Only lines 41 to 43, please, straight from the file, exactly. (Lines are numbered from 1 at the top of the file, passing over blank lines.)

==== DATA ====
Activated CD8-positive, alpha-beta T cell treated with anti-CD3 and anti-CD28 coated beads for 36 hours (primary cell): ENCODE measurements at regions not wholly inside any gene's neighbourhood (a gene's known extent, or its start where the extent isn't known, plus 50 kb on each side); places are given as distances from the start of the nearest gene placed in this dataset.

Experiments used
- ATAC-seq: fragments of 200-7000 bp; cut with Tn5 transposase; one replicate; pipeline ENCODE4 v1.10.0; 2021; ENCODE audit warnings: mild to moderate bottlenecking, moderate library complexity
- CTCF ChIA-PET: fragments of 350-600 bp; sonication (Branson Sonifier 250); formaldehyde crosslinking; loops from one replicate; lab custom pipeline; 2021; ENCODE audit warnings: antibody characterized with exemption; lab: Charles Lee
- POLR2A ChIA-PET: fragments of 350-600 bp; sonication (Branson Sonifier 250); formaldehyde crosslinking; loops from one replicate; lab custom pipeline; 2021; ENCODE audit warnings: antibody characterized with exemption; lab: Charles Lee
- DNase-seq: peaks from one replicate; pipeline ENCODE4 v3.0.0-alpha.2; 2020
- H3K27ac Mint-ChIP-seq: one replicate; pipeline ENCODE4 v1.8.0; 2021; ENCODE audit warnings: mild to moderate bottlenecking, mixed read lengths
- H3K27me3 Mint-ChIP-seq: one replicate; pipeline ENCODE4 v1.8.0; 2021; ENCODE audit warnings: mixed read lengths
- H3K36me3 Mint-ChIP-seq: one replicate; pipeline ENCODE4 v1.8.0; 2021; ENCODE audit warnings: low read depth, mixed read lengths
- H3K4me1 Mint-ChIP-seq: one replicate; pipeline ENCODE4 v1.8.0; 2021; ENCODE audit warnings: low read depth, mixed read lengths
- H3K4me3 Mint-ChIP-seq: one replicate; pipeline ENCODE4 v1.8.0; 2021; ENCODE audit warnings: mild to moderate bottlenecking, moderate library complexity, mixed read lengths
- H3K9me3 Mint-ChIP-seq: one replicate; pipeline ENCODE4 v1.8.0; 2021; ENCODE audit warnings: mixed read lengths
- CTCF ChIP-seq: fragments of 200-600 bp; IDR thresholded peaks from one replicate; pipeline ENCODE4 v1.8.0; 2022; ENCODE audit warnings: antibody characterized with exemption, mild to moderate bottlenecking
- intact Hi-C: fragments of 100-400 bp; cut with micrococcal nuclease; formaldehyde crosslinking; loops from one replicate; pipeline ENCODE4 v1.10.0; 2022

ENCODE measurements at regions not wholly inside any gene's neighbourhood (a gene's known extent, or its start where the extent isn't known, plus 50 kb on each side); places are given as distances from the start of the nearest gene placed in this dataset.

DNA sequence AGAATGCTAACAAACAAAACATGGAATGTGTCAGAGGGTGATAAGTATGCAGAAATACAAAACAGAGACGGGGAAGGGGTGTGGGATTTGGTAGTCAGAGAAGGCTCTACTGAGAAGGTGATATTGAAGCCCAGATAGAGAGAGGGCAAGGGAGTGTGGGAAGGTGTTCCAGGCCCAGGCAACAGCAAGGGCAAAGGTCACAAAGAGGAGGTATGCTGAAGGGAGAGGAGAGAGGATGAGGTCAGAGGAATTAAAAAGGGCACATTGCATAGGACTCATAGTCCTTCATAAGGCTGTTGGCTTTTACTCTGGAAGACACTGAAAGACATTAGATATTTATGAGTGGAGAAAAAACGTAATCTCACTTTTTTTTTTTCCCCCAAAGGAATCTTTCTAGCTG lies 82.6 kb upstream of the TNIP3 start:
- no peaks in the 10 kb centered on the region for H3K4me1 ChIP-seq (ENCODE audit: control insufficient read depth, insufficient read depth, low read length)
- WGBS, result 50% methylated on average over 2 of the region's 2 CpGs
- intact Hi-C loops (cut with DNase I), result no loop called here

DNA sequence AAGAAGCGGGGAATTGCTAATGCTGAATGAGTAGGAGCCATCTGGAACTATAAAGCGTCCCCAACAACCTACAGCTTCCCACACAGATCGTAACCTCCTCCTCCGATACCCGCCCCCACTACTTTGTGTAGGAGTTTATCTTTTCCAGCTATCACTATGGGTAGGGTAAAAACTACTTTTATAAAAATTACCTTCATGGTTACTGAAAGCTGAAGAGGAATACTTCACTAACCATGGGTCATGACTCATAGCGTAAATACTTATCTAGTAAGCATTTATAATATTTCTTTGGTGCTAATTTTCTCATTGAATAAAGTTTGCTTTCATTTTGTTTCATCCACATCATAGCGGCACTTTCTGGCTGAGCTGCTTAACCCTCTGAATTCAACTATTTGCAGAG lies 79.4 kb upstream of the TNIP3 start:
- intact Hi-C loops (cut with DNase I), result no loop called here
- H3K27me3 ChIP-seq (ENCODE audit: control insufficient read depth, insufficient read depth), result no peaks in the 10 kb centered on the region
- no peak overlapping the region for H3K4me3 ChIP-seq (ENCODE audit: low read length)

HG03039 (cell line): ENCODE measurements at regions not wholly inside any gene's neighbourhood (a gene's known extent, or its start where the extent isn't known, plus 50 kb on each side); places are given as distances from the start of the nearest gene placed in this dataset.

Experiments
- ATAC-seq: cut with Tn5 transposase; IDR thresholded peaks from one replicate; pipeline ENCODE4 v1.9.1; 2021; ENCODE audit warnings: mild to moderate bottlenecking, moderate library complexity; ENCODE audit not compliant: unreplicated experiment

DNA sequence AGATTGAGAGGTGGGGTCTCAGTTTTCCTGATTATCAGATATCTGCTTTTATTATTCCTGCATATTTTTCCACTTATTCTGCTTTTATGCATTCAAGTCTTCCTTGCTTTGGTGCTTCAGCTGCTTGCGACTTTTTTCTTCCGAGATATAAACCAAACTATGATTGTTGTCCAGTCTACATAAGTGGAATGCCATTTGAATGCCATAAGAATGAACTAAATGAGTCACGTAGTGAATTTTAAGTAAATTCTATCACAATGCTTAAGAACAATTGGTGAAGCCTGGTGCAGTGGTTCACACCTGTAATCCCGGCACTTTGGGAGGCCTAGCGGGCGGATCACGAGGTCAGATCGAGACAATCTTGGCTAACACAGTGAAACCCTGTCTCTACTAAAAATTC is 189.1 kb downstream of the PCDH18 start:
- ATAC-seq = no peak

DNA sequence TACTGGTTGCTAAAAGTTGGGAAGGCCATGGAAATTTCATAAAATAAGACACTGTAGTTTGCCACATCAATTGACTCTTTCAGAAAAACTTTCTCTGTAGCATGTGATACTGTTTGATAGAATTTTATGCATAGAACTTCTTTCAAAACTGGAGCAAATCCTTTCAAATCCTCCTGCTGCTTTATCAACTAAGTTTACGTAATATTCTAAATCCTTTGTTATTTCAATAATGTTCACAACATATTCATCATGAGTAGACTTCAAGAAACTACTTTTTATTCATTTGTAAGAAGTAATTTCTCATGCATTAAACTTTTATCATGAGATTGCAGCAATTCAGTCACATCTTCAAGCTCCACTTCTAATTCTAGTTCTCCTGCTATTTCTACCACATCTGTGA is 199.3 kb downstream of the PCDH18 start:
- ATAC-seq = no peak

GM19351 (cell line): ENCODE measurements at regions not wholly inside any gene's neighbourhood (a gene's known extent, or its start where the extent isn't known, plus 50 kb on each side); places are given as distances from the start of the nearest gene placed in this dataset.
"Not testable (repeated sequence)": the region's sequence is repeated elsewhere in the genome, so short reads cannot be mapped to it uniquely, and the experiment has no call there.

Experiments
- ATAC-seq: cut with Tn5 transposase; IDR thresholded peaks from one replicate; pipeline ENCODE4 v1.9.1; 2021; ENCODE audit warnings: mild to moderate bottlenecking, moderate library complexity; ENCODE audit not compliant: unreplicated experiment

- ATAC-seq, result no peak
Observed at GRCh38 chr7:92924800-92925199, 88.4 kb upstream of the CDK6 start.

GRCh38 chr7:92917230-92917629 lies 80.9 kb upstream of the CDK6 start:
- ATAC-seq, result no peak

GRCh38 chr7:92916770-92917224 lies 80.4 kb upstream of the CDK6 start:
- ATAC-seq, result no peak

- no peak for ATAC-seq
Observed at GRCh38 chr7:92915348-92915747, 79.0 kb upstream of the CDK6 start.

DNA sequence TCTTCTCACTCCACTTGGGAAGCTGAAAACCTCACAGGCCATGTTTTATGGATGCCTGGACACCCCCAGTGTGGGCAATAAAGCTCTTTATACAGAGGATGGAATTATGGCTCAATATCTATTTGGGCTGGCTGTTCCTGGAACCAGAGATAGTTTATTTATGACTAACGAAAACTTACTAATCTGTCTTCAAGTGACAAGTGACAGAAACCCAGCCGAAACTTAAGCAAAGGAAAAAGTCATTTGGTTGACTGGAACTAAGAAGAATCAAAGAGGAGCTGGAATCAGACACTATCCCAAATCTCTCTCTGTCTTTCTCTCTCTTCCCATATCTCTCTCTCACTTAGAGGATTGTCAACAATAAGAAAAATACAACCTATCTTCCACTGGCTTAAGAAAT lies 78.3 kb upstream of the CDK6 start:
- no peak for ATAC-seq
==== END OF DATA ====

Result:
- no peak for ATAC-seq
Observed at GRCh38 chr7:92915348-92915747, 79.0 kb upstream of the CDK6 start.

DNA sequence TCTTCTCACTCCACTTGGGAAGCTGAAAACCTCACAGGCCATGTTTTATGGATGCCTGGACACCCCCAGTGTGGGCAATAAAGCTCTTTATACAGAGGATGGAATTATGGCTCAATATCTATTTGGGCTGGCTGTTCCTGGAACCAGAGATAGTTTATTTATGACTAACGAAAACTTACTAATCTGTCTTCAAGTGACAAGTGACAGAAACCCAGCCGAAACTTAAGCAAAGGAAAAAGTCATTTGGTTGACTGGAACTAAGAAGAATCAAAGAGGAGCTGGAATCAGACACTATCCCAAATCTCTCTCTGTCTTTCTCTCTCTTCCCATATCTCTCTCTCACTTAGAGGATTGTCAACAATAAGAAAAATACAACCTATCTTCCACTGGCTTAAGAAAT lies 78.3 kb upstream of the CDK6 start: